Arid environments like the Sahara offer archaeologists a number of advantages: low rainfall means there is very little vegetation to obscure the ground, and an eroding sandy, rocky land surface leaves stone tools lying exposed on what we call a desert pavement. Rather than having to dig down into the ground to find archaeological evidence, landscapes like these give us insights into how past people behaved at big spatial scales, not just the small windows that excavations provide.

The stone-covered Messak landscape
Source: Robert Foley/Marta Mirazón Lahr
Like the Sahara, rock litters the surface in the Tankwa Karoo
Source: Emily Hallinan

The Tankwa Karoo is another arid region with ideal conditions for studying how humans lived in their landscapes. Just like Foley and Lahr’s study in the Sahara, in one area of 150 x 1000 m (150,000 m2), my survey team and I recorded an average of 36 stone tools per square metre – that gives an estimate of roughly 5.4 million stone tools just in that place.

Sample square with 44 stone artefacts amongst the rocks
Source: Emily Hallinan
A Middle Stone Age point
Source: Emily Hallinan

Our research in the Tankwa Karoo has covered an area 100 km across, recording over 23,000 stone artefacts in our samples (all of which we left behind where we found them), which span at least the past million years.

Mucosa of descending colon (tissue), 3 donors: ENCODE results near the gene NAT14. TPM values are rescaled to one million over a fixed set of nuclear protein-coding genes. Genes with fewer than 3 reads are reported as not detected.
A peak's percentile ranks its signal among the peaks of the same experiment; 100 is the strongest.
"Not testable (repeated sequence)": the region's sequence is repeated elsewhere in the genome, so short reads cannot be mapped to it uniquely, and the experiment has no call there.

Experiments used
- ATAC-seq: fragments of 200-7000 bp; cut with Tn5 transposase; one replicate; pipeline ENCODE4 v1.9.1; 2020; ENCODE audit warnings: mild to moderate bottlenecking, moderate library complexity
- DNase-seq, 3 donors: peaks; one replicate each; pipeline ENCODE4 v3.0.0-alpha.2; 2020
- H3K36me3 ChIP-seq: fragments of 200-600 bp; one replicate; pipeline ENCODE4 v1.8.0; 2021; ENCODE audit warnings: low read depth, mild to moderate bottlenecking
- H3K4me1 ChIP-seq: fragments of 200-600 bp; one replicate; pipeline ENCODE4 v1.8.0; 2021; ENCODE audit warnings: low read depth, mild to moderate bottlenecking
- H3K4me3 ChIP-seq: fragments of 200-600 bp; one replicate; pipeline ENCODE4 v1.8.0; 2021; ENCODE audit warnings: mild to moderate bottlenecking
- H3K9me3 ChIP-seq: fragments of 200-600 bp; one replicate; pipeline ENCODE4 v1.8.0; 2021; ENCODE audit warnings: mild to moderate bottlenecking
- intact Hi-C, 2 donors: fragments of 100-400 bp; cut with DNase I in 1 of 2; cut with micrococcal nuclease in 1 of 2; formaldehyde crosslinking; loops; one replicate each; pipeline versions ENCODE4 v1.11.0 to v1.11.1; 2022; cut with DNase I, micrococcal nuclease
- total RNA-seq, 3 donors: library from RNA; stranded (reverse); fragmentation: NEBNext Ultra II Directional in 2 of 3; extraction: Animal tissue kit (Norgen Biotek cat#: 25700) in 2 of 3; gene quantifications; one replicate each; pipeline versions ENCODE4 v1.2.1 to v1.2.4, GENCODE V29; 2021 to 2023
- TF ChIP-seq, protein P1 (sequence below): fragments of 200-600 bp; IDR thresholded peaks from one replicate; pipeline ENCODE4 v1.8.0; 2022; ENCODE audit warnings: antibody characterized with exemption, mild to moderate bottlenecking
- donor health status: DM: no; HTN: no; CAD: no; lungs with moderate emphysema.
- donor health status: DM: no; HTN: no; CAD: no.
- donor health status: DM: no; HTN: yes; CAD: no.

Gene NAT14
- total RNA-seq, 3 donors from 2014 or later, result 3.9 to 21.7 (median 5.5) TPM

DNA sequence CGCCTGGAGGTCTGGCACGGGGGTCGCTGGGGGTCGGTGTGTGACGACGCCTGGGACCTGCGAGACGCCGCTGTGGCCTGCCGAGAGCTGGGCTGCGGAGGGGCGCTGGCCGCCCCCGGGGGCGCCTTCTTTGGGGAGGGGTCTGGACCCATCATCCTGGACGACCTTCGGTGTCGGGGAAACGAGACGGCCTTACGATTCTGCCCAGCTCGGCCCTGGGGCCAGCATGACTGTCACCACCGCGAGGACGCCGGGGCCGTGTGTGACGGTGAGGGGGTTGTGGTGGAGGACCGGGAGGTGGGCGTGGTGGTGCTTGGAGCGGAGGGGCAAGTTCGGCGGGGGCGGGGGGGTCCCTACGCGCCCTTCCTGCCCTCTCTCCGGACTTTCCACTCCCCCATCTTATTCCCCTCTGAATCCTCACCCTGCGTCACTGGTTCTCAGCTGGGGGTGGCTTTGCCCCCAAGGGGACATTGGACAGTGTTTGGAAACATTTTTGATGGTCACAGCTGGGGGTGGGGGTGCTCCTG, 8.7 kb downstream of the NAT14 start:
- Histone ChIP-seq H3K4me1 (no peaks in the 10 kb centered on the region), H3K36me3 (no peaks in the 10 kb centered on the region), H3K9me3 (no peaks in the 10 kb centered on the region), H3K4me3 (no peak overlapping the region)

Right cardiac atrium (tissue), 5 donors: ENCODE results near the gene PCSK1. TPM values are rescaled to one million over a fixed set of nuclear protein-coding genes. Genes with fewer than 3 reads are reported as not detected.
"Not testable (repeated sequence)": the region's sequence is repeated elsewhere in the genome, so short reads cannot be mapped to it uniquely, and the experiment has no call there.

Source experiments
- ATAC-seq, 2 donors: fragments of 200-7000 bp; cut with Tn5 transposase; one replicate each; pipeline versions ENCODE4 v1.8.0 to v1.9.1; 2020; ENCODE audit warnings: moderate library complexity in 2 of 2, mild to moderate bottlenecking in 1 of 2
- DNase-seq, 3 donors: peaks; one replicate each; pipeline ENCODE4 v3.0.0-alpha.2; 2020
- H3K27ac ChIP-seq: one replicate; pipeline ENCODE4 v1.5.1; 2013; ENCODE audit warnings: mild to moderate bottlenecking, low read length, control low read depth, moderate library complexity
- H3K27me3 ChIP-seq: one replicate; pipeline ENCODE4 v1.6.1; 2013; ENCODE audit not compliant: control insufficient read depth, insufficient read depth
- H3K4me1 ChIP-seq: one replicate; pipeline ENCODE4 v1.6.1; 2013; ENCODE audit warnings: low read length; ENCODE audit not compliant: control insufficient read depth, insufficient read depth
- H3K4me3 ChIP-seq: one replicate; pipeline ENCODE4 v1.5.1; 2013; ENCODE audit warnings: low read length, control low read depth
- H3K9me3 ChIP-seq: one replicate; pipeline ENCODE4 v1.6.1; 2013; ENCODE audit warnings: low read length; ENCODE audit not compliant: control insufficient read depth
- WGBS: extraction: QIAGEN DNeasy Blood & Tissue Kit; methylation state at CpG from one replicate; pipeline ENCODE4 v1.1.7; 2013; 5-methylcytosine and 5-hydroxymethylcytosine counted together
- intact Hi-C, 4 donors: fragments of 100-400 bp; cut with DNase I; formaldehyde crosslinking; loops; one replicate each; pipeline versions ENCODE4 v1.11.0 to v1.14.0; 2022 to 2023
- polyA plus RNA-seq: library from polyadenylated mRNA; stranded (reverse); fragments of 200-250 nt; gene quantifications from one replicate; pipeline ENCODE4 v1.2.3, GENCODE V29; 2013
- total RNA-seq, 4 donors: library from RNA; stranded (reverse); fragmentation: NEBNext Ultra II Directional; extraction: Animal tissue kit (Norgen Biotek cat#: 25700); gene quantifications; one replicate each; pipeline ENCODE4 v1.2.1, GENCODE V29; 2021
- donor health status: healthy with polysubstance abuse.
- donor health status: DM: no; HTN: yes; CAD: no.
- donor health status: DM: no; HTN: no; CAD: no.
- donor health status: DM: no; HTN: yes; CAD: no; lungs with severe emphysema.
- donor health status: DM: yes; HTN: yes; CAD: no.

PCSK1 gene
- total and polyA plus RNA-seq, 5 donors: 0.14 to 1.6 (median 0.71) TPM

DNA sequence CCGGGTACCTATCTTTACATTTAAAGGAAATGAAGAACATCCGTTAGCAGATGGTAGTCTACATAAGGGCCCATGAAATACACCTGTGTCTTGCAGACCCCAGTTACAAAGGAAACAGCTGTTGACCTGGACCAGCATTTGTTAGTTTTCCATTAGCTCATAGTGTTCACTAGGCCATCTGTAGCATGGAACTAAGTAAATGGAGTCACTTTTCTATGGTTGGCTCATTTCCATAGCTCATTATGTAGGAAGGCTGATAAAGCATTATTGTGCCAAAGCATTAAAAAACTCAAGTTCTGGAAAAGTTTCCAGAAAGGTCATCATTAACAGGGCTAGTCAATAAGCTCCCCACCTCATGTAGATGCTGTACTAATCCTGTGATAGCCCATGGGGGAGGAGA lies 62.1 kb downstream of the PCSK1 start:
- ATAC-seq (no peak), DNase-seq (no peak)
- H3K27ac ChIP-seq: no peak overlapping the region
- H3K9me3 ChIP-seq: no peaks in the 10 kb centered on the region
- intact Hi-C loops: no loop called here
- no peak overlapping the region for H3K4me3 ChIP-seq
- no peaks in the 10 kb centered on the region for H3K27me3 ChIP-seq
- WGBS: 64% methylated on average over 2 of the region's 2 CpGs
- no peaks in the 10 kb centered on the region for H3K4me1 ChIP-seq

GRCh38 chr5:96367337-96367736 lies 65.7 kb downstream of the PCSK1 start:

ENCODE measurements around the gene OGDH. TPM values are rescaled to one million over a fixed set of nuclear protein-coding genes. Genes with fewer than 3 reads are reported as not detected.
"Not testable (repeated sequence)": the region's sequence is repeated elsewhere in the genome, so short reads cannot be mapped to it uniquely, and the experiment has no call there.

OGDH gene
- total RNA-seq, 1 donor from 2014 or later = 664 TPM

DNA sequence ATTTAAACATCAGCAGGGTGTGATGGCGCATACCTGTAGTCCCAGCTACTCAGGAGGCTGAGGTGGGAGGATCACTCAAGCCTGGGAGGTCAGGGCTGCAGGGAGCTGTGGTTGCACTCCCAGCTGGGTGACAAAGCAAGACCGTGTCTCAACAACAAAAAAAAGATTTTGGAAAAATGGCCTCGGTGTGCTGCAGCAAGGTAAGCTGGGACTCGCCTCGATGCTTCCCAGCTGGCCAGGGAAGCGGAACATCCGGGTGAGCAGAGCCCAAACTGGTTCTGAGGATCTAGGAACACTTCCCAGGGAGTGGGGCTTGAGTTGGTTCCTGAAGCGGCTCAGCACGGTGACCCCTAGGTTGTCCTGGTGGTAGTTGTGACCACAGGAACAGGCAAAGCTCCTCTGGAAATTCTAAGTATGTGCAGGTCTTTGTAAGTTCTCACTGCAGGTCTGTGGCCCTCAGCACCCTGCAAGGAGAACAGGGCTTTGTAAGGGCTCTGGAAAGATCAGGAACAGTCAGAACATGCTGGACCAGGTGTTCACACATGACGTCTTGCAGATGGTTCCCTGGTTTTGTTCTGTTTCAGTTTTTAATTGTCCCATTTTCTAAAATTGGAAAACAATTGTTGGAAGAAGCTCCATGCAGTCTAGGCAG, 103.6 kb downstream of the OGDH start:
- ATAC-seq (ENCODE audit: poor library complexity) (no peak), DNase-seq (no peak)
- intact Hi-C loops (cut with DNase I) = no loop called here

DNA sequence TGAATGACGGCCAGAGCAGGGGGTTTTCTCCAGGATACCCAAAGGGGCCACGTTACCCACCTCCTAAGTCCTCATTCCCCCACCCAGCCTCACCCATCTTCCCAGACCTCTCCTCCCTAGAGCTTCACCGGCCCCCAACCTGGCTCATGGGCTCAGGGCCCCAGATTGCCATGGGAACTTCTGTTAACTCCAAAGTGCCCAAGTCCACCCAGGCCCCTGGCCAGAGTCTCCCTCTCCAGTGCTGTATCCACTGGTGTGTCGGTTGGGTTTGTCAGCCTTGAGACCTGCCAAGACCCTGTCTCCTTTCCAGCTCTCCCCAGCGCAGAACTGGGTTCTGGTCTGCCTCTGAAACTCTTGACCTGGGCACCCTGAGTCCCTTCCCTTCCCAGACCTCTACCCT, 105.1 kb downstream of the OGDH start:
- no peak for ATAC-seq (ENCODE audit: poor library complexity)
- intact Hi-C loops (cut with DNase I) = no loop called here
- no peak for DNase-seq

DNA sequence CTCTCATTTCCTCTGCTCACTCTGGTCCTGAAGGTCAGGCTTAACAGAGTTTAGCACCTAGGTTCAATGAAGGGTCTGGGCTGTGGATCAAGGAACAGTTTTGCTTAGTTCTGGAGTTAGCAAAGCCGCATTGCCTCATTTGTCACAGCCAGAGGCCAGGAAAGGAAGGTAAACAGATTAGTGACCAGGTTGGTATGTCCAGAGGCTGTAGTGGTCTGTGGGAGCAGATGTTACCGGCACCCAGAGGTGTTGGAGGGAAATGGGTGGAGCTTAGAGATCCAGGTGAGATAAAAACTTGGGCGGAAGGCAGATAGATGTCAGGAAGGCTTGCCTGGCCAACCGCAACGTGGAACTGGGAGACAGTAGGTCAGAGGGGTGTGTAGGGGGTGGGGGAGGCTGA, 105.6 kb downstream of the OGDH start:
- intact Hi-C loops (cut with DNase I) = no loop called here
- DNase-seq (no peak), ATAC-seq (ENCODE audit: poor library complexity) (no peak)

As you might expect, people in the past did not use the whole landscape uniformly. In the way that we use spaces differently in our houses, they left more material traces at certain sites (rooms), but relatively few objects remain in the spaces in between (corridors). By walking across the landscape and recording the types and numbers of artefacts we find in different places, we can build up a picture of where people went, what they did, and how they interacted with their environment.

Hunting and gathering

For more than 90% of human history, our ancestors have been hunter-gatherers, meaning that they had to range over large areas to hunt and gather their food from their surroundings. The Tankwa Karoo has plenty of stone which people could easily find to make tools from, but tracking down animals or finding edible plants and water in a desert environment would have been more of a challenge.

Desert-dwelling animal and plant species have developed special adaptations that help them to live on very little food and water in these harsh conditions. Humans have an extra way of adapting – we can use technology to help us survive.